The following post is by editor Kara Fleck.
This week is Screen-Free week. The purpose of the week is to encourage families to turn off the tv, unplug, and spend the week “free” of the screens in their lives.
From the Screen-Free Week website:
“Screen-Free Week is a national celebration where children, families, schools, and communities spend seven days turning off entertainment screen media and turning on life. It’s a time to unplug and play, read, daydream, create, explore, and spend more time with family and friends.”
My family isn’t a TV-free household, and I don’t want to give that impression, especially as we do have a family ritual of having a Friday Night Nest and watching a movie together every week, after all. However, we do limit the television we watch, especially for the kids.
Aside from football season and IndyCar, and my love of watching Once Upon a Time and Bones, the TV isn’t a main source of entertainment for the adults in our house and so therefore it isn’t for the kids.
But, computer screen time and cell phone screen time are both things I could probably stand to give myself a more restrictive diet of. Ahem. (I was going to call this a side effect of being a blogger, but I have to admit that would just be making an excuse.)
This week, I challenge you to consider covering up the TV, or even moving it to another part of the house (can it live in the garage until the end of the week?) and unplugging for a week. Can you do it?
I’ll be honest, even though we talk about it ahead of time, my family isn’t exactly thrilled at the start of the week. If your family is like mine, they might need a bit of coaxing to accept the idea.
Alternatives to Television
Here are a few tips and suggestions for turning the TV off this week. Even if you don’t go “cold turkey” from all screens, I would encourage you to at least keep the television set off in the evenings and spend that time together as a family.
When we first started cutting back on the amount of television we watched as a family, taking an after-dinner walk was a helpful step for us. Instead of flipping on the set to catch the news, which then led to the evening sitcoms, we kept the television off after dinner and took a family walk instead.
Doing household chores is not the most fun and cleaning isn’t going to top anybody’s list of exciting things to do. However, you’ve got to tidy up anyway and even mundane chores are more fun when done together. Just think how neat and organized your home could be after a week if everyone chipped in and did it together.
Our window bird feeder is one of the highlights of our Spring. The birds actually come and eat breakfast with us, right outside the window in our dining room. We purchased our bird feeder, but you could certainly make a bird feeder, too. Go to your local library and pick up a bird identification bird and learn about your feathered neighbors.
Speaking of the local library … Have a Family Read-a-Loud – why not pick a book and spend the evenings taking turns reading it out loud to each other?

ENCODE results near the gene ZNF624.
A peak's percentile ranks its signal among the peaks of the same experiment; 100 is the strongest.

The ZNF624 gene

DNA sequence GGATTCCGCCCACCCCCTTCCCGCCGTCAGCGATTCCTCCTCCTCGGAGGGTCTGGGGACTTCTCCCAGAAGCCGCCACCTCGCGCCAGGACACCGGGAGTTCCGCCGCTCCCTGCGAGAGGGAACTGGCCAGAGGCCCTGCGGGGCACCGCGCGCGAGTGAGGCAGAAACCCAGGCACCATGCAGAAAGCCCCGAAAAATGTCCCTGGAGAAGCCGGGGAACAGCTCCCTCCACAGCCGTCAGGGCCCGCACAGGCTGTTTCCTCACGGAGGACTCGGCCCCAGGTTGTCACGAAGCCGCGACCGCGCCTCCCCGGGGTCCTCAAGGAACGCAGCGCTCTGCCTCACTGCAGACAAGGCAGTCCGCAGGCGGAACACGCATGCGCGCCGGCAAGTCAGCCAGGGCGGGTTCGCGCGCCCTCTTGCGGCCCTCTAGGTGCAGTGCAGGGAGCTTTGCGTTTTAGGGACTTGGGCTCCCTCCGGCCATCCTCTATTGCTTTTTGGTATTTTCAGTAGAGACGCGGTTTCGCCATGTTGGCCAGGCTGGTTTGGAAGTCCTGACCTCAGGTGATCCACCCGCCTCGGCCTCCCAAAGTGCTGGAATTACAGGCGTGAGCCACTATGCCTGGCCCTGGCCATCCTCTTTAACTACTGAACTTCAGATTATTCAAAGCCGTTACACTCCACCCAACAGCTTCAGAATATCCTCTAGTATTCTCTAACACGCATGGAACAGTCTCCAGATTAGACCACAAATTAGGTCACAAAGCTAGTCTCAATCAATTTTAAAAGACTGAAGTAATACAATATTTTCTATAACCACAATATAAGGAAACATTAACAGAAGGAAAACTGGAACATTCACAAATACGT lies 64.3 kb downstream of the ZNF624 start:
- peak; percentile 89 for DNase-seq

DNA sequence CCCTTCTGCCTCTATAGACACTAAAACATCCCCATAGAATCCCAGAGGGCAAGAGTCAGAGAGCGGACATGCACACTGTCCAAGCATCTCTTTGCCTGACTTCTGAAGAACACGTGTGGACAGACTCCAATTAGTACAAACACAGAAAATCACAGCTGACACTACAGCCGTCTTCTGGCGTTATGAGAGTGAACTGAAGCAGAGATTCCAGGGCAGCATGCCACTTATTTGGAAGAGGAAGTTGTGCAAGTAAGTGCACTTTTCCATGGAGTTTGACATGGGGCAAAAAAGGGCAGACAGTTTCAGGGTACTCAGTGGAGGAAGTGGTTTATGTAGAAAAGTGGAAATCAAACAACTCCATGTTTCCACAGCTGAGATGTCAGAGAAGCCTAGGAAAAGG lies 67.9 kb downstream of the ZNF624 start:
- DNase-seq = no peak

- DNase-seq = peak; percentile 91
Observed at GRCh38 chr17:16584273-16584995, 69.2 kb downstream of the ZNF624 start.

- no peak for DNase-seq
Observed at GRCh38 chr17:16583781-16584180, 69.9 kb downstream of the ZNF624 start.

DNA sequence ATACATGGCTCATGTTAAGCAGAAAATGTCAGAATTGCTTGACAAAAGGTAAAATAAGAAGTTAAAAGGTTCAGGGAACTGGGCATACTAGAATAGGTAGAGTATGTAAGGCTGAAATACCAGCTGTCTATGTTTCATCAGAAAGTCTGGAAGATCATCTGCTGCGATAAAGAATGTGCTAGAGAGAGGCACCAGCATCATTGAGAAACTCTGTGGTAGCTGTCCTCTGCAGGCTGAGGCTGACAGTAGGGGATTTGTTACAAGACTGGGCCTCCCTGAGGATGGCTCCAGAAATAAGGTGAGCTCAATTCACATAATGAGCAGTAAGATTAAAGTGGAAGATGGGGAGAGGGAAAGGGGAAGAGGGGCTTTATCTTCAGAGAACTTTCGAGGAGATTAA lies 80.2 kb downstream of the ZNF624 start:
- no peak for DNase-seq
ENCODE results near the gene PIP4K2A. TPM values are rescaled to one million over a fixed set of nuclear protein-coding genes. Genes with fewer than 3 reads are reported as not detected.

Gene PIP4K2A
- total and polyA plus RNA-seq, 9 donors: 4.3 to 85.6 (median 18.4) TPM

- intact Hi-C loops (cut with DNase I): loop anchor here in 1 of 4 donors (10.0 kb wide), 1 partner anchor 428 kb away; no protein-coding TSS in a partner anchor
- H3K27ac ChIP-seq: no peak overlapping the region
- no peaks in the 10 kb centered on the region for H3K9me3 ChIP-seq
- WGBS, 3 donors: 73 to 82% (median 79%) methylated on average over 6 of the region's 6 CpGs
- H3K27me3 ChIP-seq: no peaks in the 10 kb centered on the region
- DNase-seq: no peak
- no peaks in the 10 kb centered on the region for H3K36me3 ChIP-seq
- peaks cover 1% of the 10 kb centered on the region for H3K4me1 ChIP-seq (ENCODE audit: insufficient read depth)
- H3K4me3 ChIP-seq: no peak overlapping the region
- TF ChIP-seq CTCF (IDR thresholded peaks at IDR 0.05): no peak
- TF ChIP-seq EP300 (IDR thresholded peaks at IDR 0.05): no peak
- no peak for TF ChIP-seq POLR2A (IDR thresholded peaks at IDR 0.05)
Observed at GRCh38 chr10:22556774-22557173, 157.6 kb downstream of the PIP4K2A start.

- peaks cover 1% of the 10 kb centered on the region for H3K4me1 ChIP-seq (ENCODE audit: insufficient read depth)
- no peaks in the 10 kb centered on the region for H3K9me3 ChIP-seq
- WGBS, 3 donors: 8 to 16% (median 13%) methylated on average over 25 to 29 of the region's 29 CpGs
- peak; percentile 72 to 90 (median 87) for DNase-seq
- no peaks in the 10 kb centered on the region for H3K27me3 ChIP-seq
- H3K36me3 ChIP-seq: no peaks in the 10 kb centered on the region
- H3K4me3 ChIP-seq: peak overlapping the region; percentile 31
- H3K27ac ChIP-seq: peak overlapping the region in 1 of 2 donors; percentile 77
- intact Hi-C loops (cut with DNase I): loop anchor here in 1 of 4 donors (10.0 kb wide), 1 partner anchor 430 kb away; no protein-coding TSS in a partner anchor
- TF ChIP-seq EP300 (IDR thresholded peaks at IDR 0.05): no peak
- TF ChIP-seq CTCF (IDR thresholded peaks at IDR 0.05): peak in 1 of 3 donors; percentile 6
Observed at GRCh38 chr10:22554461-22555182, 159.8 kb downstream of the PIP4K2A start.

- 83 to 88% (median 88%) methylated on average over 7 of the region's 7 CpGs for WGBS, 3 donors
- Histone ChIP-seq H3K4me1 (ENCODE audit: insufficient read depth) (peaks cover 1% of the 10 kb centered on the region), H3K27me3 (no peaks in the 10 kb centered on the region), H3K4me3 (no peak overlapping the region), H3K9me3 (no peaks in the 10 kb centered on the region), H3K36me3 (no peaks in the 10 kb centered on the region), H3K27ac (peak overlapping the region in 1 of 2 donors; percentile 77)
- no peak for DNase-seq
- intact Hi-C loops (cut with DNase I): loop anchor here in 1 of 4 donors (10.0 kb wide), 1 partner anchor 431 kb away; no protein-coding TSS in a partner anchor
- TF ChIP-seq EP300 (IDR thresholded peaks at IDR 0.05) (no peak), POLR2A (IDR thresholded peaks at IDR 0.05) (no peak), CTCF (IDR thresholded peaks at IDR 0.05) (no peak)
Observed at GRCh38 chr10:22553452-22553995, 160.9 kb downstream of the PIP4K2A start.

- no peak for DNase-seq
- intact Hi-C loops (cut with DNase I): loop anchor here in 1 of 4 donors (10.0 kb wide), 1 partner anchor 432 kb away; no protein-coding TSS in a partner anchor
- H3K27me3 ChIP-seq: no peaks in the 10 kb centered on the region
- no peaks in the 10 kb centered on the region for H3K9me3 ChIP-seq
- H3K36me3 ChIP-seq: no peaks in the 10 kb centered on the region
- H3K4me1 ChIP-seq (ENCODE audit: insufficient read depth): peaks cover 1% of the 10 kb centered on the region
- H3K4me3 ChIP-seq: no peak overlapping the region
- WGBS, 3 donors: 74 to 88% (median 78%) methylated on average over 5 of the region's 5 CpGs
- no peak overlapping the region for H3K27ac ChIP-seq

Shake things up in the kitchen. Learn some new recipes, try some new to your family cuisines, make something from scratch you might not have considered before (head over to Simple Bites for some inspiration). Try out some ice cream recipes and come up with a signature family flavor.
Jigsaw puzzles come in a variety of themes and levels of difficulty, so you can really cater to your individual family members. Get out the card table and work on some puzzles together. Maybe you could stage a Family Lego Creation contest? Assign a theme to each day and see who can come up with the most creative invention.
Explore your neighborhood. Become a local tourist. Go into that little shop or cafe you’ve been meaning to step into every time you pass by. Learn the names of those trees that line main street. Visit your town’s museum. Have picnic in the park, in your backyard, or on your living room floor.
Set up some playscapes for your younger children to inspire play. Create a scene with their dolls or blocks or other toys before you go to bed so that they have something to catch their interest and inspire creative play the next morning (a time when many parents, including myself, can be tempted to turn on the television).
Get outside. Take a walk, play in the backyard, go to the park, or take a bike ride. Remove yourselves from the temptation of the television by going somewhere else.
If the weather won’t cooperate with outdoor play (and I’ll admit that right now our midwestern forecast leaves a little to be desired) consider visiting the library, children’s museum, or that kid-friendly cafe you’ve been wanting to try.
Take a trip to the art supply store and pick out materials for a family art project that you can work on the rest of the week together. Or, recycle some items from around the house and create some free and eco-friendly art as a family.
Need more help?
- 20 Indoor Activities for Kids ::: Simple Mom
- Creative Pretend Play Props and Ideas ::: Simple Kids
- Host an Outdoor Art Group ::: Simple Kids
Even if going TV-Free doesn’t become a habit, perhaps you could make this week the start of an annual family TV turn off tradition? Have a great time!
Will you be going TV-free this week? Or, if you are already a TV-free family on a permanent basis, I’d love to hear your tips about how you transitioned to becoming a TV-free family and I’m sure other readers would, too. Here’s to unplugging!